GIF of David from 'Schitt's Creek' saying 'I plan on popping a pill, crying a bit and falling asleep early.'

Jut kidding, mostly. I’ll probably have a bath, pour a wee drink, watch the clock to ensure this hellscape actually ends, and get my beauty sleep. I’ve got things to do in 2021! Nothing ostentatious, of course. My plans are mostly to read a lot and maybe bake some more banana bread. But I may as well do them on a full night’s sleep, especially as there is literally nowhere to go. I’ll talk more about that (my plans, not tier bloody 4) in my next post. Probably.

Look after yourselves and happy new year!

Want to support this page and/or enjoy exclusive access to stories and chatter from me? Join the No. 1 Reader’s Club on Patreon! Or we could just get coffee?

So ‘The Princess and the Dragon and Other Stories About Unlikely Heroes’ is out as an ebook. Behold, my guide for getting a free copy!

Oi oi! So you remember all the posts about writing and/or pitching The Princess and the Dragon and Other Stories About Unlikely Heroes? I try not to either. Anyway, THE EBOOK IS OUT NOW. You can purchase it from all the usual retailers and leave gushing reviews on GoodReads, etc. etc. If you’re not doing anything else – and you probably shouldn’t be doing anything else, especially if, like me, you have been shunted into Tier 4 for Christmas – I’m hosting a Facebook Live release party today (23rd Dec) at 19:30 GMT. I’ll be doing some readings, answering questions and chatting about the writing and publishing process.

Before tonight’s release party (yeah, I’m calling it a party. It’s 2020, I can call a conversation with a friend who’s standing six metres away ‘a party’), I wanted to take a moment to pop in here and say HI, I DID SOMETHING I’VE TALKED ABOUT FOR YEARS. It feels sort of important to say that, both for my own self esteem and for this blog’s narrative purposes. I also want to share a list of ways you can access this ebook for free, because I am mindful that the economy, whichever country you’re in, is… not fantastic. Although the RRP of the ebook is £7.99, and most retailers have it discounted already, I know that lots of you will have other, more practical, uses for that money. So here’s a little guide for getting hold of this novel without spending a penny:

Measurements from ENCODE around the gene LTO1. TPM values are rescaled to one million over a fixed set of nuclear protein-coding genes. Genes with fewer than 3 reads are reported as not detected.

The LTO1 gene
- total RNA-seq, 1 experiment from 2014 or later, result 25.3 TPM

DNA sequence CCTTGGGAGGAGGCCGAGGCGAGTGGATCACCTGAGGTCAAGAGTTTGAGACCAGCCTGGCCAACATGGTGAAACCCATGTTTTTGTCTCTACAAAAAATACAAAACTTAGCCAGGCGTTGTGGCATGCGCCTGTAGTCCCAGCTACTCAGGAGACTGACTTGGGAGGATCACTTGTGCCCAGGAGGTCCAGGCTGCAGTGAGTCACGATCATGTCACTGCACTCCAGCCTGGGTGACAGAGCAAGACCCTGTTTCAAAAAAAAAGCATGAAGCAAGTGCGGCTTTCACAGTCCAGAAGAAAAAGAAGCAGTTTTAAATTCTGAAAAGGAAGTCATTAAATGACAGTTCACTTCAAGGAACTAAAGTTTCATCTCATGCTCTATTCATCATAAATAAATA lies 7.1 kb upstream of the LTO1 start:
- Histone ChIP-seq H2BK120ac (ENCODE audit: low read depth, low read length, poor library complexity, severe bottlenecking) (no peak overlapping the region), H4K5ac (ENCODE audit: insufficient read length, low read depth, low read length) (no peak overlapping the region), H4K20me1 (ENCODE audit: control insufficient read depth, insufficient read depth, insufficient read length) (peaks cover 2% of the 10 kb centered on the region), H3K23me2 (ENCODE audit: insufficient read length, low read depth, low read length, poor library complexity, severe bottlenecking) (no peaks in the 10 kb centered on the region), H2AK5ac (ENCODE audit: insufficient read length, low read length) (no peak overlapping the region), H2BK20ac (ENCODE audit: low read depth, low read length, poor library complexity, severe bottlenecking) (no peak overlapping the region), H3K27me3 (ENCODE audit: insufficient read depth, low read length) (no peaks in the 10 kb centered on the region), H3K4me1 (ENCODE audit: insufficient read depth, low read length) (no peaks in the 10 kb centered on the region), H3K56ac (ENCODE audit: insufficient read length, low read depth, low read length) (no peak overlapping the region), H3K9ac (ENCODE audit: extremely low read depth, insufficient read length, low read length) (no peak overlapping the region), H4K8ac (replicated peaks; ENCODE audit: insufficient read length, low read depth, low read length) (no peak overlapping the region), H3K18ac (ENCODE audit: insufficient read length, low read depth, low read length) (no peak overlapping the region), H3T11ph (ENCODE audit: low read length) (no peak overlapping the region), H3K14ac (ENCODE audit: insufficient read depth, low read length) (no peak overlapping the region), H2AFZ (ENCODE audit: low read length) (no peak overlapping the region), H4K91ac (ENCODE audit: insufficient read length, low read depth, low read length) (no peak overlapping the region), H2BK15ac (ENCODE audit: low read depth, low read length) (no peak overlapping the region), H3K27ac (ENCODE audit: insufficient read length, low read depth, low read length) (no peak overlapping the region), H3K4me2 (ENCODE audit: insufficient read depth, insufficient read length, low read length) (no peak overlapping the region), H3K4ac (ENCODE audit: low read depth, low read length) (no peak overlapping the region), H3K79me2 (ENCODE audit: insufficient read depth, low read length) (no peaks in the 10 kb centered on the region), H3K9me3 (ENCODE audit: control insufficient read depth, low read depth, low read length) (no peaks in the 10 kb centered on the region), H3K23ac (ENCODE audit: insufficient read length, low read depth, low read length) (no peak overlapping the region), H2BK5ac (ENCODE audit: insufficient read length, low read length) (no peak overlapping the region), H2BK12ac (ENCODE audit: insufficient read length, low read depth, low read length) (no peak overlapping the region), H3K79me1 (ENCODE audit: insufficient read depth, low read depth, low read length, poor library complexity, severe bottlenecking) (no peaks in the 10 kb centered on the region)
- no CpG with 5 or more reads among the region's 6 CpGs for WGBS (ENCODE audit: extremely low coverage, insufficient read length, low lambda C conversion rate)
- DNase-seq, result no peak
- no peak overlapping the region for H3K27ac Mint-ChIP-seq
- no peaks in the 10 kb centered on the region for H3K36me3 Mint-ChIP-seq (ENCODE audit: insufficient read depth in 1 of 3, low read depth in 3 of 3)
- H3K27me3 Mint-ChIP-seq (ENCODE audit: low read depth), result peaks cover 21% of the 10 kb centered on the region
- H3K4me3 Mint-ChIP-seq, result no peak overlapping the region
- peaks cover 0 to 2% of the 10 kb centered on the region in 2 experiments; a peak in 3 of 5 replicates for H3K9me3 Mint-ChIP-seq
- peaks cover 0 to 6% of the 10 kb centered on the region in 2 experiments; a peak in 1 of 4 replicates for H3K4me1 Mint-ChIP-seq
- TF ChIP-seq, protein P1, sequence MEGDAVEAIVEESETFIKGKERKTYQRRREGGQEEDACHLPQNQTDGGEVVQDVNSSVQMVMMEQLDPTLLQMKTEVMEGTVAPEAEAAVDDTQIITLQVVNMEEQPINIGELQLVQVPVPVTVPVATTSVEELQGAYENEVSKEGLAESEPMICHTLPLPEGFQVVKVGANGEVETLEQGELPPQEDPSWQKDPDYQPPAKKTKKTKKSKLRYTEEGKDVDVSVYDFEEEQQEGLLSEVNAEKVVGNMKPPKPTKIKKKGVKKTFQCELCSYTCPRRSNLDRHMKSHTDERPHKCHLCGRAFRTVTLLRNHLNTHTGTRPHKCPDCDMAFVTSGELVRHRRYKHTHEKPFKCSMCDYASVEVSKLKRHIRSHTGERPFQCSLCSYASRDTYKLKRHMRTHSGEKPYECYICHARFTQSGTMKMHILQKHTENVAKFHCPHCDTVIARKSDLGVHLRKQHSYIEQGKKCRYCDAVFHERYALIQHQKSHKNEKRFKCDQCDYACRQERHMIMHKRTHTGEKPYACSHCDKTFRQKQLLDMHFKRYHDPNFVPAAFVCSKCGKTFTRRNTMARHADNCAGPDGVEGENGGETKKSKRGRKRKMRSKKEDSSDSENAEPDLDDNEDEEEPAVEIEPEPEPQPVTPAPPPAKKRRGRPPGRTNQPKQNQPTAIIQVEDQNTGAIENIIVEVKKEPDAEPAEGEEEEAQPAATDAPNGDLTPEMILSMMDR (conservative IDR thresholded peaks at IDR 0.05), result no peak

Borrow it from libraries

At time of writing, the only library app it’s available on is ProQuest. I’m keeping a list of retailers and library services, plus links, on my fancy website. My supplier sent a list of all the vendors that will host it, but it can take up to six weeks for the book to load on all of them, so I’m checking in weekly to update my list. But if you’re a school/college/uni student, you will likely find you have a login to one or more of these library services. They’re often designed for reading academic texts, but I think we can agree that The Princess and the Dragon benefits everyone’s mental health by providing four to five hours of respite from reality, which will in the long term help with your studies.

Join my blog tour

If you’re a book blogger, YouTuber, Instagrammer, etc., I am embarking on a book tour in the new year and into spring. Anyone who joins gets access to a free copy via an Advanced Reader Copy website (I am aware that now the book is out, the copy is not in fact ‘advanced’, ha). If you’re interested in being part of the tour, hit me up at info [at] francescaburke [dot] com with links to your blog/YouTube/Instagram.

Pay It Forward

I am kicking off a pay it forward experience! Is experience the word? Here’s how it works: I have some money left over from the publishing process. I will pay for three of you to purchase The Princess and the Dragon from the retailer of your choice (send me a link to the retailer so I know how much money to send. The prices are weirdly different on each site). It’ll be via PayPal or bank transfer, your choice. In an ideal world, all three of you pay for someone else to purchase the novel, and then those three people pay for three more people… but this world is not ideal, so if you can’t afford to pay it forward (I did say this was a guide on getting the book for free), I don’t mind in the slightest. Perhaps one of my other readers might like to hop in and buy a copy for someone else?

If you’re interested in pay it forward, leave a comment with your email address, or private message me on Twitter/Insta/Facebook! Now I am going to share the cover (because I am never not going to share the cover) and get organised for this evening. I’m not one hundred per cent sure which passages I’m reading yet. SUCH FUN. Look after yourselves!

blue and white illustration with a dragon, moon, stars, skull, leaves, rabbit and tower, reading 'The Princess and the Dragon and Other Stories About Unlikely Heroes Francesca Burke'

Want to support this page and/or enjoy exclusive access to stories and chatter from me? Join the No. 1 Reader’s Club on Patreon! Or we could just get coffee?

Making a Killjoy Jacket Part One

Good afternoon!

In a non-corona world, I’d be headed to Milton Keynes today to see My Chemical Romance for the first time since 2011. Instead I am at home, looking up what happens when you accidentally swallow a cherry pit. I suppose I could conceivably do both.